Oracle was definately the most significant software product on Power systems, I assume if Oracle decides it wants to keep the SPARC hardware architecture alive, it’s going to have to start favouring SPARC over Power. If nothing else, one assumes the fees IBM pays Oracle for Power support/currency/testing etc. will likely go up. Fascinating indeed.

I guess that also puts Oracle into competition with Dell and HP too, not just becuase of their SUN x86 hardware, but also again for platform currency. I didn’t dial-in to the investor call this morning, but I wonder how many are already wondering what the chances are of Oracle spending a year to work out how to sell-off the parts of Sun it doesn’t want, like the hardware business, but keeping the bits it does want, like Java and the other key software assets and intellectual property. Fascinating indeed.

However, if this picture is anything to go by, Oracle have some work to do on their Industrial design and human factors for their hardware.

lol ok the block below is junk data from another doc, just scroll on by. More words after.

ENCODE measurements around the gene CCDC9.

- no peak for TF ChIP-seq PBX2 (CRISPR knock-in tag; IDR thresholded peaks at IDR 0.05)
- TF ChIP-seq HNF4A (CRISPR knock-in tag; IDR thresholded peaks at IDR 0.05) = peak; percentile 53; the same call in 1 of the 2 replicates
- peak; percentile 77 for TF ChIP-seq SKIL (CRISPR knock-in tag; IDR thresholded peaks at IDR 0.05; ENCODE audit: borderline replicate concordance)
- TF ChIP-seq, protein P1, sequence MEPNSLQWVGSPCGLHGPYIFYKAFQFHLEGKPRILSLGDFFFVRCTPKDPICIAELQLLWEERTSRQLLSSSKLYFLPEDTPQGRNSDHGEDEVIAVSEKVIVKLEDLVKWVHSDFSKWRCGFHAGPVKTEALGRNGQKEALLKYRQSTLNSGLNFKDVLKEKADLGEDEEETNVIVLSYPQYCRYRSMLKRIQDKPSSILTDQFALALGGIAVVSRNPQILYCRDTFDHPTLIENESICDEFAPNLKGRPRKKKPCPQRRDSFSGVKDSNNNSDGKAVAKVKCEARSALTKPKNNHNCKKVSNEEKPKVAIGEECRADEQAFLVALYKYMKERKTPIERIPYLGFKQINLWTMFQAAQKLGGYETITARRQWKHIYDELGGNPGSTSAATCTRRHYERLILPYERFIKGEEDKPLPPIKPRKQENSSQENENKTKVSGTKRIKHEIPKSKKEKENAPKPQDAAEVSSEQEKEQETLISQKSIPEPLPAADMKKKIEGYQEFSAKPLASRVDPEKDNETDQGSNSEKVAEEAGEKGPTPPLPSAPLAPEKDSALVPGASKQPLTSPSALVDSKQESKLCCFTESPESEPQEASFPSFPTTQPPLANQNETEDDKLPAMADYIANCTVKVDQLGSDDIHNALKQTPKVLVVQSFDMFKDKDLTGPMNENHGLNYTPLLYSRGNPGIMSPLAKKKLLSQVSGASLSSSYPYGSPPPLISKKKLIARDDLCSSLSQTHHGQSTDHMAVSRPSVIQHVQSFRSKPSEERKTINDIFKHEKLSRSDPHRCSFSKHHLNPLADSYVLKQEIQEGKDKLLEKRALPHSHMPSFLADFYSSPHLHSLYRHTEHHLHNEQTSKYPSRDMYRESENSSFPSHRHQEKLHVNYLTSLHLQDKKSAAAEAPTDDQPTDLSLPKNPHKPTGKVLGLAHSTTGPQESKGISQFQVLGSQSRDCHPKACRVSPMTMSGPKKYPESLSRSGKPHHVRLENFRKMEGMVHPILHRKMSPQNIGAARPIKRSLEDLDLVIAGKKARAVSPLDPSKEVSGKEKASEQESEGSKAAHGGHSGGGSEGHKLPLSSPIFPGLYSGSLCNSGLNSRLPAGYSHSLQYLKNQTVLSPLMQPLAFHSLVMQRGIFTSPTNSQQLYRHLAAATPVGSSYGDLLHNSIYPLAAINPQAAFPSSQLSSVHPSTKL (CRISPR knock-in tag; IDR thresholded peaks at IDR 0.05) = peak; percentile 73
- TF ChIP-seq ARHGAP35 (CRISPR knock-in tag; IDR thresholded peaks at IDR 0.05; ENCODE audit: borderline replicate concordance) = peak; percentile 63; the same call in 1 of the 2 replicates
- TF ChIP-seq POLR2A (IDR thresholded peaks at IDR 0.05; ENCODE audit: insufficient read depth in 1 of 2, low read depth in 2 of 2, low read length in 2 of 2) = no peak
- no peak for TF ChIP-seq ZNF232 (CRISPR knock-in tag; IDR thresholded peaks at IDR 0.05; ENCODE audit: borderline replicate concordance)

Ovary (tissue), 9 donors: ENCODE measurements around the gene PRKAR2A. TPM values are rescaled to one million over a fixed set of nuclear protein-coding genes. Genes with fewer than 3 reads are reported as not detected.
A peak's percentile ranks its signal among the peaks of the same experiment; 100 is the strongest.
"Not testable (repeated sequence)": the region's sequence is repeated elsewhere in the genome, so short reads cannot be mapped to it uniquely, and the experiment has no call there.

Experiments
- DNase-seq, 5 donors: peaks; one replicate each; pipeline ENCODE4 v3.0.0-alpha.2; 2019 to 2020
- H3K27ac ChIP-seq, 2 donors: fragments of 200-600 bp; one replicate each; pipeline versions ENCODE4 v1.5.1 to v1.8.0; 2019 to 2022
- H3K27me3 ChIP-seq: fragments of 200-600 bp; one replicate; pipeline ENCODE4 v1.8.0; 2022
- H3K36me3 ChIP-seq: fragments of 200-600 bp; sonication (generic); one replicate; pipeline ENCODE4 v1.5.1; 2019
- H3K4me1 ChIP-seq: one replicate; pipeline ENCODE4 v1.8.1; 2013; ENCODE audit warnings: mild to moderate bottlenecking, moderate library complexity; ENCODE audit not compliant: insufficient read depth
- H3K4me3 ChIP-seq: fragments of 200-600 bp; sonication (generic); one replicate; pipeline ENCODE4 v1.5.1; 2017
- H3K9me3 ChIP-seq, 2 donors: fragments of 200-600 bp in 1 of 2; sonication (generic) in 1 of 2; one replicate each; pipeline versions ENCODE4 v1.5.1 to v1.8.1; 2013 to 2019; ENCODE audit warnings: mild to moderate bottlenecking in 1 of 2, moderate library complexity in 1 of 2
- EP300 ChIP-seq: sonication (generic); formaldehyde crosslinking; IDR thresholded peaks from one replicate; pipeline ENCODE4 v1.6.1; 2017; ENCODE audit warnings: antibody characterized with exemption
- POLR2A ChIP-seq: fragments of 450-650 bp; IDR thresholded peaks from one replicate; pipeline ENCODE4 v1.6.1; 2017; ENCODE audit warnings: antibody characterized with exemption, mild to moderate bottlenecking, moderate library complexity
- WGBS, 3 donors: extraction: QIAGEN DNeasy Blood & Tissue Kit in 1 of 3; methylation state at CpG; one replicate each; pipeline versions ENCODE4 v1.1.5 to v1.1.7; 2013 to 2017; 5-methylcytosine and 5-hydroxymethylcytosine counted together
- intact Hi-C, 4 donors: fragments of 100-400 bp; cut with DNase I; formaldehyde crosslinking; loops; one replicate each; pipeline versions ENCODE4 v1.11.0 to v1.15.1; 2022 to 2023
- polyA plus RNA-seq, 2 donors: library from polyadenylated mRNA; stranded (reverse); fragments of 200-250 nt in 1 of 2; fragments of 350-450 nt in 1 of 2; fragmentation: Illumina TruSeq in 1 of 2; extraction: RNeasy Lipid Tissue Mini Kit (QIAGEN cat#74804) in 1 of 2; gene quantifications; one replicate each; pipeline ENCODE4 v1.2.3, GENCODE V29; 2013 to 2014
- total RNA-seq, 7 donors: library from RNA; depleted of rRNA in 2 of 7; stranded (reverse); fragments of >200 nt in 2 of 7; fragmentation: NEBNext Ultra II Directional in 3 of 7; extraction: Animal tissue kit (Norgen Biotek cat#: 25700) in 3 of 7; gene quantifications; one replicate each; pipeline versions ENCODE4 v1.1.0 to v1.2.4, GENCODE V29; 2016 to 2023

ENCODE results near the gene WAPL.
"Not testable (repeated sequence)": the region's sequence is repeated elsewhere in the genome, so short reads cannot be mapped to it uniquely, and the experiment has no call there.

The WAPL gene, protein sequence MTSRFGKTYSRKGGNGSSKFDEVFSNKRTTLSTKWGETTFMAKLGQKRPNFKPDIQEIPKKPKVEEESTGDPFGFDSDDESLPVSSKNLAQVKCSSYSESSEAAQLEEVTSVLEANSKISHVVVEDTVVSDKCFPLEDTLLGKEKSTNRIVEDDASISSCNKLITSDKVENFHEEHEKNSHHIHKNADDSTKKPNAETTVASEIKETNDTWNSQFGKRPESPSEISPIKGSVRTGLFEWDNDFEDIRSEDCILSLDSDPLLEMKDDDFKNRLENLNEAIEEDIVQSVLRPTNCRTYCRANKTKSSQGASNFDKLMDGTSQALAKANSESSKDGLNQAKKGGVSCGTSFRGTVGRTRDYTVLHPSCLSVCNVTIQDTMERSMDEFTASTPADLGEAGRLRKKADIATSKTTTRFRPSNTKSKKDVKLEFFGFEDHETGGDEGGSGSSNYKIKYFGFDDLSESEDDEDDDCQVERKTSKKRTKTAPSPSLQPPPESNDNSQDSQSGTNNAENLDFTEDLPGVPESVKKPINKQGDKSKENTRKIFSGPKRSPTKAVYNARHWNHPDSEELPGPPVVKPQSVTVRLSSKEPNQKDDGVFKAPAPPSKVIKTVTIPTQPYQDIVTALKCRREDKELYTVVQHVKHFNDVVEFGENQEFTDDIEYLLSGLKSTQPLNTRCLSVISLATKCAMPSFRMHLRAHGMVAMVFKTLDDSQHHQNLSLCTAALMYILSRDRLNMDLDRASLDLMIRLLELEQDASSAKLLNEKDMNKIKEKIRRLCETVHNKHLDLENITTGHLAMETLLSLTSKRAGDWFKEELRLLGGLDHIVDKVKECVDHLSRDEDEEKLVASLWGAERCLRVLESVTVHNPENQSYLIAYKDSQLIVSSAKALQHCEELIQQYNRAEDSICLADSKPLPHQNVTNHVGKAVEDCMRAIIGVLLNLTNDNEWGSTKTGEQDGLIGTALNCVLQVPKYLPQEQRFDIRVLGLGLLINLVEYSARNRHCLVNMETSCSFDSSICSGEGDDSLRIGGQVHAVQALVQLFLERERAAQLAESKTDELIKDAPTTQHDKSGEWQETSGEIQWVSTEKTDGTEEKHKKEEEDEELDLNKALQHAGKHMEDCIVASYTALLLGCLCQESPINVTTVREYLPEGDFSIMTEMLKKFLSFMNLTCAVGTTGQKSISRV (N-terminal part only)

Profiles in, err, courage

Back in March I caught an early morning bus on Saturday to downtown Austin to attend Bar Camp IV, suffice to say it’s mostly not a bar, and doesn’t involve camping(anymore).

I attend a few interesting sessions, I learned a few things about Windows 7, mobile development and attended a session on airships and blimps that I assumed was some kind of coded language for a session on clouds, but it wasn’t it WAS about airships and blimps and more.

Big-up to @whurley @sarad and @linearb for organising and to the various sponsors which included not only free attendance, but also free lunch and libations.